From the June 2007 issue of Research Magazine • Subscribe!

The New Recruiter

One of the toughest jobs in the financial services industry has to be that of the financial advisor recruiter. Typically, the FA recruiter is a true people person. He or she can strike up a conversation with just about anyone and feign genuine interest in the topic at hand. Until, that is, he or she finds out you don't meet the firm's minimum production requirements.

Not that long ago, Mr. Recruiter had one of the best jobs around. What other jobs do you know of where you get to travel the country, eat in the finest restaurants, and drink like Britney Spears -- all on someone else's American Express bill?

To continue being able to order that nice vintage Opus, all Mr. Recruiter had to do was occasionally bring a new high-producing financial advisor into his broker/dealer. If Mr. Advisor didn't rush to sign the papers after a scrumptious dinner and cocktails, Mr. Recruiter had a few more weapons in his arsenal to help finish the job. One grenade the recruiter could throw was the completion of client paperwork. He could also lob a few mortar rounds of free financial planning software or free marketing support. At any point in the barrage, Mr. Advisor could surrender and sign on the dotted line.

Occasionally, Mr. Advisor was simply dug in too deep for this small artillery. In these situations, the recruiter needed to break out the heavy-duty stuff. The tactical nuclear bomb of the recruiter's weapons cache was cash -- otherwise known as the five-year forgivable loan. These bombs would detonate as a percentage of Mr. Advisor's most recent year's gross production. Even the most dug-in advisor could be tempted if Mr. Recruiter bracketed the right percentage.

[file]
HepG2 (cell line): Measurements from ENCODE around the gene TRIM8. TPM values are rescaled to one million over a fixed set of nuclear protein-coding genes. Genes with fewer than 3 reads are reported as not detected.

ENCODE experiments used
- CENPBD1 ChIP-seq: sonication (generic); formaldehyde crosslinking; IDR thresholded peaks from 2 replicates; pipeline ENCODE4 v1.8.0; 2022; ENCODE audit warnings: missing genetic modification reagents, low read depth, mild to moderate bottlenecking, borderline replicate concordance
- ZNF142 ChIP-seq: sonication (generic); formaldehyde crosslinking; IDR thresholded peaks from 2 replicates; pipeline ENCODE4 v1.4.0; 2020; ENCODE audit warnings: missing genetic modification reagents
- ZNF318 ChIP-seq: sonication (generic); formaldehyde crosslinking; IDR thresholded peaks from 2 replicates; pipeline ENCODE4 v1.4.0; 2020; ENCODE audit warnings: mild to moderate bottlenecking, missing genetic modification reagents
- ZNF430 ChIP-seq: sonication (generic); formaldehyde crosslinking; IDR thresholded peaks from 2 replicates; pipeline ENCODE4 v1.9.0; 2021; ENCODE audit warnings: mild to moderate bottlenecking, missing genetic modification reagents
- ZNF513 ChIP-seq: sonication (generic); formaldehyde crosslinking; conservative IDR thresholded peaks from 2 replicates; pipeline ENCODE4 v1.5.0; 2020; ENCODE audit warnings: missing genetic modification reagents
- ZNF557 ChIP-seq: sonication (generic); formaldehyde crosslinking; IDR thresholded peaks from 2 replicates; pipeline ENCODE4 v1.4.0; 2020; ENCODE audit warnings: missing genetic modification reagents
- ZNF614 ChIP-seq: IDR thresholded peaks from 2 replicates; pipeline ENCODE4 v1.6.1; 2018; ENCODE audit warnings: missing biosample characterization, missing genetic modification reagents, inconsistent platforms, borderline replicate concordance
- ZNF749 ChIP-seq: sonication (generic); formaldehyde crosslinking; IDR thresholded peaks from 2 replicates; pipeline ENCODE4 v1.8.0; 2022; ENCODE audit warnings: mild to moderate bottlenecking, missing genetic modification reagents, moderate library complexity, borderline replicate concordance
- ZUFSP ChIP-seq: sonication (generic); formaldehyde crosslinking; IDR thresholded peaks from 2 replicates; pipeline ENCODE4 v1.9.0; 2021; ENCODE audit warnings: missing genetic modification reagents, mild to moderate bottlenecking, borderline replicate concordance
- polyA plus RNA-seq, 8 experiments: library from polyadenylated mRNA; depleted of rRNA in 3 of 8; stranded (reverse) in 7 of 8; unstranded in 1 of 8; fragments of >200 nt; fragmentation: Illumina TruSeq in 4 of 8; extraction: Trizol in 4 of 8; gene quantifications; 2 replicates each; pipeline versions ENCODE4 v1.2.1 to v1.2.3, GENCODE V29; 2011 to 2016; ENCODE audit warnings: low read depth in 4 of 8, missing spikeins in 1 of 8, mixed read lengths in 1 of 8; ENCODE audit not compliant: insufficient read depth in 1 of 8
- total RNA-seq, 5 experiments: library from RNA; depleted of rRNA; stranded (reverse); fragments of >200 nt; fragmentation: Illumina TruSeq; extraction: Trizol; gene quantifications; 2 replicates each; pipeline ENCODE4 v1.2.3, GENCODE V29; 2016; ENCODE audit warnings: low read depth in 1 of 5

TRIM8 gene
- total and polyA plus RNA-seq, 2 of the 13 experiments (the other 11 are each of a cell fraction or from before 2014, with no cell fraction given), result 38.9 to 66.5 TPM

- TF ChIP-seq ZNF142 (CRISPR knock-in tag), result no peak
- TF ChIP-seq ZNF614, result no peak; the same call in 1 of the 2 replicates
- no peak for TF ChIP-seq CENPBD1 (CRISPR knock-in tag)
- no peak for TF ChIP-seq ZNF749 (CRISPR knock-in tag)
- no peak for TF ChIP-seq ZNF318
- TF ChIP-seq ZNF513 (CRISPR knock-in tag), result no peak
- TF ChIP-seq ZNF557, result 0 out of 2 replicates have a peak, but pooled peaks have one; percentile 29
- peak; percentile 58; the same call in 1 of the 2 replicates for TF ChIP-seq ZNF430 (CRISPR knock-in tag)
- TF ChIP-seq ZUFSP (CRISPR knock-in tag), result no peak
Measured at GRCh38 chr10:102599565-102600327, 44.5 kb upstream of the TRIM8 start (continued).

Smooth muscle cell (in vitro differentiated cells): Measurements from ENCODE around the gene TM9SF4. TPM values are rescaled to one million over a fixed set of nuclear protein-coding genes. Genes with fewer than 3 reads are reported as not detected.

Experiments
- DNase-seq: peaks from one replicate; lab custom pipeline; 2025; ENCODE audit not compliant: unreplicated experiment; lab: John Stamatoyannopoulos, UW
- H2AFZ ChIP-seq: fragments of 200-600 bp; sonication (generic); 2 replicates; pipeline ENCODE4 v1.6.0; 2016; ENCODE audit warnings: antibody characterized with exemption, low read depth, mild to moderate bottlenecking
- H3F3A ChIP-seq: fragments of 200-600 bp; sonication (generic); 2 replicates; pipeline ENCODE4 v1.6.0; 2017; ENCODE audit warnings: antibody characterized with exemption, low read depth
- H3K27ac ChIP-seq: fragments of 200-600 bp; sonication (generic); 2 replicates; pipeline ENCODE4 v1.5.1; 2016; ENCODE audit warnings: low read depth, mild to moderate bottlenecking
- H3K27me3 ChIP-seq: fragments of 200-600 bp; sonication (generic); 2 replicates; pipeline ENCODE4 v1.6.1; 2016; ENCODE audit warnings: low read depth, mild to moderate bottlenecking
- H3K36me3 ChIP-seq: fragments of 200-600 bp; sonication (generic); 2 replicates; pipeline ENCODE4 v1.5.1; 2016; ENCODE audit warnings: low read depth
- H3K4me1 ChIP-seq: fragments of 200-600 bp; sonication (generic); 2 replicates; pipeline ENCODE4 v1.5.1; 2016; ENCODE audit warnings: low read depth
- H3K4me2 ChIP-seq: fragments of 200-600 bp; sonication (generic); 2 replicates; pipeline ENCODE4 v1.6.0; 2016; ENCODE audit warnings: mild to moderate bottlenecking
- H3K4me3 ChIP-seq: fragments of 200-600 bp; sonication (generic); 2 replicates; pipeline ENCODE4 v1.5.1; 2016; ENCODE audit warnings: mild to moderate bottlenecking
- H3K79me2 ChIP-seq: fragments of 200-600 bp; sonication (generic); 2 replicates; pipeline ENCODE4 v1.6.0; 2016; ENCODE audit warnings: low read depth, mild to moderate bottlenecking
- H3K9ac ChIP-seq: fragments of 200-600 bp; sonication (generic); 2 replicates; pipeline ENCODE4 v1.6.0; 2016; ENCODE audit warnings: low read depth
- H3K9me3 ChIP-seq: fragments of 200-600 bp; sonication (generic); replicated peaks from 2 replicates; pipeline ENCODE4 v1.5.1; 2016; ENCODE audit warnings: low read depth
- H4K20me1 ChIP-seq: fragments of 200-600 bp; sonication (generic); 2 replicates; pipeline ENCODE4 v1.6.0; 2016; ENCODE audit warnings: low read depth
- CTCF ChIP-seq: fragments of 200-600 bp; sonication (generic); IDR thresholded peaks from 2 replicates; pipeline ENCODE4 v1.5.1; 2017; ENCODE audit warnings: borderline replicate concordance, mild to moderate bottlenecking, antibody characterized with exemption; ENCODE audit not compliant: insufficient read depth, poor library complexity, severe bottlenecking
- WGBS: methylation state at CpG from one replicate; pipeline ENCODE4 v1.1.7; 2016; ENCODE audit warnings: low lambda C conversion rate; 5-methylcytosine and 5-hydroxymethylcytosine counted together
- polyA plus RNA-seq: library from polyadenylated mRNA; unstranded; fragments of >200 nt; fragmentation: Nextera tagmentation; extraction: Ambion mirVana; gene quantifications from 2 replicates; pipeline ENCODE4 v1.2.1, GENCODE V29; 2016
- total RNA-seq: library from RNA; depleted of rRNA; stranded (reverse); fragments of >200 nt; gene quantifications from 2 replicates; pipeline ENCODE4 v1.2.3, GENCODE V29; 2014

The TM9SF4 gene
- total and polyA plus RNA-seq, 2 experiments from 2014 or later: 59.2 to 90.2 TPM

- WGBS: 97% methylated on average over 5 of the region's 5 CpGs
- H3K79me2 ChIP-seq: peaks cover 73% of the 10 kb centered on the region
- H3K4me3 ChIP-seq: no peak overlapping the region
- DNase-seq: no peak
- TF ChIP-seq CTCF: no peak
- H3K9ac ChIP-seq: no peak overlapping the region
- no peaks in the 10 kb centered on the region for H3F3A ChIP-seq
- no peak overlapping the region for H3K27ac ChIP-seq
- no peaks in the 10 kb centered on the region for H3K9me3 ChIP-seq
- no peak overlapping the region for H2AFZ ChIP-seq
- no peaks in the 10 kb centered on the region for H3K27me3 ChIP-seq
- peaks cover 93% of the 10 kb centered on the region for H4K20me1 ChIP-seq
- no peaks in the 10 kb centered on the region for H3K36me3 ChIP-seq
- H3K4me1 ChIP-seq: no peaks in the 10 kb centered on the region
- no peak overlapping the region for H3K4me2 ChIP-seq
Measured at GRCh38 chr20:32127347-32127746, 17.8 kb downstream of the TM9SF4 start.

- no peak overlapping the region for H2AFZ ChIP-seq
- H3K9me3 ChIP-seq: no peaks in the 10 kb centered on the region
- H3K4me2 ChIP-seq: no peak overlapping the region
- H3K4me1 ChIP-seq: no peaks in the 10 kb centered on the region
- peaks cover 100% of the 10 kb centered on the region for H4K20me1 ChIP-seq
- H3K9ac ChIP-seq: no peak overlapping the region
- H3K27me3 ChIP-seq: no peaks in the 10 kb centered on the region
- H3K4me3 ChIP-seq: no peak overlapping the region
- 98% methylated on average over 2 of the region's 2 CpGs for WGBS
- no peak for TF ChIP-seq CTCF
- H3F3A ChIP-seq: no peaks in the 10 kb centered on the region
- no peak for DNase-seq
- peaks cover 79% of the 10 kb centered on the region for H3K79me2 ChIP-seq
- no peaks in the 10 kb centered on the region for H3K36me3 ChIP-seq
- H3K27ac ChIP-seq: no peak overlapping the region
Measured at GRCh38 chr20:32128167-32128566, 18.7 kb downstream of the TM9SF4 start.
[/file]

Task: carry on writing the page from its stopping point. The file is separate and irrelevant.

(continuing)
Of course, as we all know, all good things must come to end. In recent years, compliance concerns have all but wiped out the "I'll complete your paperwork grenade." This leaves the bulk of information to be filled out in triplicate by Mr. Advisor and his staff. You can almost hear him think, "Hmmm . . . let's see . . . 3,000 clients, times 5 different forms, equals . . . what, are you NUTS?!" Unless the five-year forgivable loan is equal to the gross national product of Mexico, Mr. Advisor says "no m?s."

So, what can Mr. Recruiter do to help lure these now reluctant advisors over to his side? While I don't claim to have the silver bullet for all recruiters, I can foresee a future where savvy recruiters will begin to think creatively and offer more nontraditional services. It is my contention that some of these out-of-the-box services may just provide the tipping point needed so all of our recruiter friends can continue to enjoy their T&E budgets and box seats.

What could some of these extra services entail? Most advisors I know are family men and women with 2.3 children, assorted pets, and a white picket fence. Here's how the new recruiter might close the deal with Mr. Advisor. Trust me, no recruiters I know are going this extra mile:

"Mr. Advisor, my firm is prepared to offer you a substantial five-year forgivable loan. I will also paint your lovely picket fence and personally babysit your 2.3 screaming, snot-nosed children. During this same term, I am also prepared to walk Fido twice a day. In addition, I pledge to remove all of Fido's poo from your yard on a weekly basis. Would you like to sign with my pen or yours?"

As successful financial advisors, you know your business is highly valued by many broker-dealers. If you have a need that isn't being met, ask your friendly neighborhood recruiter just how badly he wants you to join his firm. In addition to the usual perks, you just might hit the mother lode.

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Once a mildly amusing comedian and a recruiter for a top independent broker-dealer, Bill Miller now works as an industry wholesaler; reach him at writingbill@mac.com.

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